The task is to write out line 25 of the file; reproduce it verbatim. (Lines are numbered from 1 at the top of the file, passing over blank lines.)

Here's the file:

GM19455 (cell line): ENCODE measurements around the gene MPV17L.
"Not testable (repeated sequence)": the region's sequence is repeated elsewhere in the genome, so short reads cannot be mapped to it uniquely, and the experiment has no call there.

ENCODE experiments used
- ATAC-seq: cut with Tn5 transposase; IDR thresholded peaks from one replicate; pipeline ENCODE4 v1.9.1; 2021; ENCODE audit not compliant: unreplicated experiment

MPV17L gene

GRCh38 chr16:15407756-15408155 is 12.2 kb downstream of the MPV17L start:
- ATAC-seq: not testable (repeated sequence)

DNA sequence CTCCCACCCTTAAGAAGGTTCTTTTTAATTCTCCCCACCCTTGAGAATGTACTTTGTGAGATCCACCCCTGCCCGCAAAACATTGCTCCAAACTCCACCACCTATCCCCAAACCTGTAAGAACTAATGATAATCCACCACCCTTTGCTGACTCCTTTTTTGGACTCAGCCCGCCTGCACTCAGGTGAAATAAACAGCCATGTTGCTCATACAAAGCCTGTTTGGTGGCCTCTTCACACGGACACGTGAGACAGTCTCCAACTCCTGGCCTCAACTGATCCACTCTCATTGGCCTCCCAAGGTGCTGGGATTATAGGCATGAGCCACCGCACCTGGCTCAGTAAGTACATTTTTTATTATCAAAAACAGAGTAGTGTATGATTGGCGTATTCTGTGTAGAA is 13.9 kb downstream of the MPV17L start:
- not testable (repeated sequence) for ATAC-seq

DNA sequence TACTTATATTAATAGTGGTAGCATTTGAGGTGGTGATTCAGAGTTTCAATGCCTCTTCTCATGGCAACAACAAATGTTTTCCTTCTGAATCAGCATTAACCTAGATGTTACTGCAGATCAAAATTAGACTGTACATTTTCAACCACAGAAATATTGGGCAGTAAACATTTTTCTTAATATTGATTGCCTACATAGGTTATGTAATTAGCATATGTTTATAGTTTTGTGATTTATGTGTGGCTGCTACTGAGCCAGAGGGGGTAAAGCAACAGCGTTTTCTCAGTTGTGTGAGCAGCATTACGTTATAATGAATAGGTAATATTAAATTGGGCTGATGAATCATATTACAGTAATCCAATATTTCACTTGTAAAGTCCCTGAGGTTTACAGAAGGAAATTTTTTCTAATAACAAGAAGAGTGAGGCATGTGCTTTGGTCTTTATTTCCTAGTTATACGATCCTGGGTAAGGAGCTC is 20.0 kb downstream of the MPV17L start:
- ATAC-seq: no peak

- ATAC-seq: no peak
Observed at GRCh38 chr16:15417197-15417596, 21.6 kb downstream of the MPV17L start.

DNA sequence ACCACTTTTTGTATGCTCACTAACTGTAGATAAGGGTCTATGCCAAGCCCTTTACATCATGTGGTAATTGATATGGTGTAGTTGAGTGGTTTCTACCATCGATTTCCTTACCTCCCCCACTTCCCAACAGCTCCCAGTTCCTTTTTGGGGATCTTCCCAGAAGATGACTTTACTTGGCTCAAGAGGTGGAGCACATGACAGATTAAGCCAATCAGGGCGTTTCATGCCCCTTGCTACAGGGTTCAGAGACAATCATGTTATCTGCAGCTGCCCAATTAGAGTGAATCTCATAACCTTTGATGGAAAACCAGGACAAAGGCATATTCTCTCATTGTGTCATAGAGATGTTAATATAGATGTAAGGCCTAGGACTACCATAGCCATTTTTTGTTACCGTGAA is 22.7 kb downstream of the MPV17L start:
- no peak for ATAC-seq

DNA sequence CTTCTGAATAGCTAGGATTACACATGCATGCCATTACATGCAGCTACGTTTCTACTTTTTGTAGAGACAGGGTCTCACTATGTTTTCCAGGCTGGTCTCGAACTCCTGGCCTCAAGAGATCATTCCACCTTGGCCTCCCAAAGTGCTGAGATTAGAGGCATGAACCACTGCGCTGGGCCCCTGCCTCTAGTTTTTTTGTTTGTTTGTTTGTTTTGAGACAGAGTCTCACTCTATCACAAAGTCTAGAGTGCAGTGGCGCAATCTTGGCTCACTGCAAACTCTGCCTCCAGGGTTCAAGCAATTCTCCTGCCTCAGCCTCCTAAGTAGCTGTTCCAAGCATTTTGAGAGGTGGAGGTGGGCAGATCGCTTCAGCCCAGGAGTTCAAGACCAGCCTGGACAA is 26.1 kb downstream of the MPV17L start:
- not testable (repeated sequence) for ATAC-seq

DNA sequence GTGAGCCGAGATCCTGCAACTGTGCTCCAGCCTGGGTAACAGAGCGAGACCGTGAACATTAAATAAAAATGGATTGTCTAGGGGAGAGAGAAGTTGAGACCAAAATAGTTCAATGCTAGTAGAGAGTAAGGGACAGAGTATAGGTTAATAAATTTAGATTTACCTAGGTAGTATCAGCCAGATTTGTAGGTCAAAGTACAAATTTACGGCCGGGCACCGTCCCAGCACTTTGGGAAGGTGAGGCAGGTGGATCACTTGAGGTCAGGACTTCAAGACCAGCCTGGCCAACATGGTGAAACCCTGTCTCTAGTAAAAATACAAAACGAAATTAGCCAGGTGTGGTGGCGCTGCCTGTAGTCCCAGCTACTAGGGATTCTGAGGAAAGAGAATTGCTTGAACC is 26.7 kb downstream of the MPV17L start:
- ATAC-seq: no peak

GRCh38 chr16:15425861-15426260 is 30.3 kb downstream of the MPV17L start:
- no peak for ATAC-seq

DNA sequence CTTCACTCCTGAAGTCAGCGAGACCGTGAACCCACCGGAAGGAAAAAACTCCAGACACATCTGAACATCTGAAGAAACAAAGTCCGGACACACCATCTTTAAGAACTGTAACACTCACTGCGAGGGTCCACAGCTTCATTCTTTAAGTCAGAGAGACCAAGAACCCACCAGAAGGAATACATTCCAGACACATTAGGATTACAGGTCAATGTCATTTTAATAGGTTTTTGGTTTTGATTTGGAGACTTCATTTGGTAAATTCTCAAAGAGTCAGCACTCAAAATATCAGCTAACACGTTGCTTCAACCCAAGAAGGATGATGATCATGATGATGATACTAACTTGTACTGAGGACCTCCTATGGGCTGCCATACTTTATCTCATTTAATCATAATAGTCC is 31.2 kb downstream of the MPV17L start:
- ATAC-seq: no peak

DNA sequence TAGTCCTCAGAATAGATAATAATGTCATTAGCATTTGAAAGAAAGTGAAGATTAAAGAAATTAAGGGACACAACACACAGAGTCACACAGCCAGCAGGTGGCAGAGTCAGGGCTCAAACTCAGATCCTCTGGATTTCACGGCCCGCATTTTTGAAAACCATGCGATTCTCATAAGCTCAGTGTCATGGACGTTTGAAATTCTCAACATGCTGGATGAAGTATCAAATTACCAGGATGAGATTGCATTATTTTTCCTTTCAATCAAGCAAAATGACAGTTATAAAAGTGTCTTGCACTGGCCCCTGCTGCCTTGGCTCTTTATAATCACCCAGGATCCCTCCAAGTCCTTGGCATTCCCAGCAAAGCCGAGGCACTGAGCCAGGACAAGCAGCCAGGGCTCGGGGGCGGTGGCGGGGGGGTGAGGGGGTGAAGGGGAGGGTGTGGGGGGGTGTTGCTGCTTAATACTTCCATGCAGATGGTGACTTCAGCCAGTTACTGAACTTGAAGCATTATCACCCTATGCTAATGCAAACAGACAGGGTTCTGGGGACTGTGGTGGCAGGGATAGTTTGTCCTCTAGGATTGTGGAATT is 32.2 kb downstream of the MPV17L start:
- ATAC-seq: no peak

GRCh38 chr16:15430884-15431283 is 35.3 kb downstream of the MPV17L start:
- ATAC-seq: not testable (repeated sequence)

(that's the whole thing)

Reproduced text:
- ATAC-seq: no peak